With its current model, it seems to me that Fare For All is a win-win situation for all.


Another Crystal Set for CONELRAD Reception


60 years ago, CONELRAD was the system planned for keeping the American public informed in the event of a nuclear attack. As I’ve explained previously, the idea was for designated broadcast stations to operate on 640 or 1240 kHz. Stations would not transmit station identification, transmissions from individual stations would be short, and enemy bombers would be presented with a cacophony of signals useless for navigation purposes.

But power might be out. Battery-operated sets were rare, and most of those that existed sucked through expensive batteries quickly, since they had to power the filaments of the tubes. Undaunted, radio enthusiasts realized that a crystal set could be put to use. As I previously reported, Boys’ Life magaine touted a crystal set that could be put to use in an emergency.
Another Boys’ Life article included a CONELRAD receiver with one transistor that could run on two penlight batteries. And in a pinch, that set could be used without a battery, operating as a simple crystal set. And during the 1956 CONELRAD test, a Heathkit crystal set performed surprisingly well at receiving the emergency broadcasts, even outperforming commercial tube and transistor radios.

EmergencyXtalSetRadioTVExperimenter1955SchematicAnother example of crystal sets for emergency use is shown here, in the 1955 edition of Radio-TV Experimenter.  Author George P. Pearce (probably shown in the illustration above) describes the need:

If flood, tornado or air raids cause power failures, could you get emergency directions from the Conelrad stations the government has at 640 and 1240 on the dial? Even battery-powered sets couldn’t operate over an extended period of weeks, so why not build a crystal set that needs no power except the broadcast signal.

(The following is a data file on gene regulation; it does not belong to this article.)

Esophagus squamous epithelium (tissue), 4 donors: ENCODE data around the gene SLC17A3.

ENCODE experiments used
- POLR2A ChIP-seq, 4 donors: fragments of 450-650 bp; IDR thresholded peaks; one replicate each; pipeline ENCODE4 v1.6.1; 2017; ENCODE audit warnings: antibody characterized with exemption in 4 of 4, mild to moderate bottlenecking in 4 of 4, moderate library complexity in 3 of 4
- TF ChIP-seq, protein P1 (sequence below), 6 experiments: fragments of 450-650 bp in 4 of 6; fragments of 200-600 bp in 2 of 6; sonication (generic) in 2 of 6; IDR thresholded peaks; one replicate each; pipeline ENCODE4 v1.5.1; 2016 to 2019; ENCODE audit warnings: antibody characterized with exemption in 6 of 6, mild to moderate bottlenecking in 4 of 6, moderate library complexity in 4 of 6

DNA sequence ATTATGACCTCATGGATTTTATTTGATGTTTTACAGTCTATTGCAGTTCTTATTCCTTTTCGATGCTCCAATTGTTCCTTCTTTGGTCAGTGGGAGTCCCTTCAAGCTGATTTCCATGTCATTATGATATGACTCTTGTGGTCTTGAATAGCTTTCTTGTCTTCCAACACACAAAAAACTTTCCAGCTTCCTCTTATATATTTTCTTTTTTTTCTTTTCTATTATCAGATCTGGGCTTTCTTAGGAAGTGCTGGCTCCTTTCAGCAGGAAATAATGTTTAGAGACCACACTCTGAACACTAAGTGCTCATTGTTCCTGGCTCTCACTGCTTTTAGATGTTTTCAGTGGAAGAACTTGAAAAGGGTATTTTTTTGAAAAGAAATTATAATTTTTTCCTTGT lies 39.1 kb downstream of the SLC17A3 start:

The author describes this set, which uses two 1N35 diodes along with two .001 uF capacitors in a voltage-doubler circuit. It uses basket-wound high-Q coils to pull in weak signals. It recommends a 100 foot antenna and good ground. He also suggests the use of the house wiring as an antenna, using a lamp cord, capacitor, and plug going in to the 120 volt house wiring. This ought to work, but if the power is on, you would be putting a lot of faith in that capacitor not being leaky as you put the headphones hooked to that antenna onto your head, just like they place the electrode of an electric chair.

The author notes that there’s nothing to wear out, and his set has operated for over three years.

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Japanese Short Wave “Negro Propaganda Operations” of WW2

African-American soldiers preparing to fight the Japanese. US Gov't photo.

African-American soldiers preparing to fight the Japanese. US Gov’t photo.

Most Americans believe that Axis propaganda during World War 2 was basically unsuccessful, since America and the Allies relied on truth, whereas the Axis relied on deception. I generally take this same view, but as with many oversimplifications, it is not entirely true. An interesting article detailing a Japanese propaganda campaign that was somewhat successful can be found in a scholarly journal, the Historical Journal of Film, Radio and Television, Volume 19, Number 1, March, 1999. The article, by Sato Masaharu of Shobi University and Barak Kushner of Princeton University, is entitled “Negro Propaganda Operations: Japan’s short-wave radio broadcasts for World War II Black Americans.” It’s not available free anywhere online, but it is available at most University libraries, and your public library should be able to obtain a copy by interlibrary loan. The article is a look at a Japanese propaganda operation that did have a measure of success.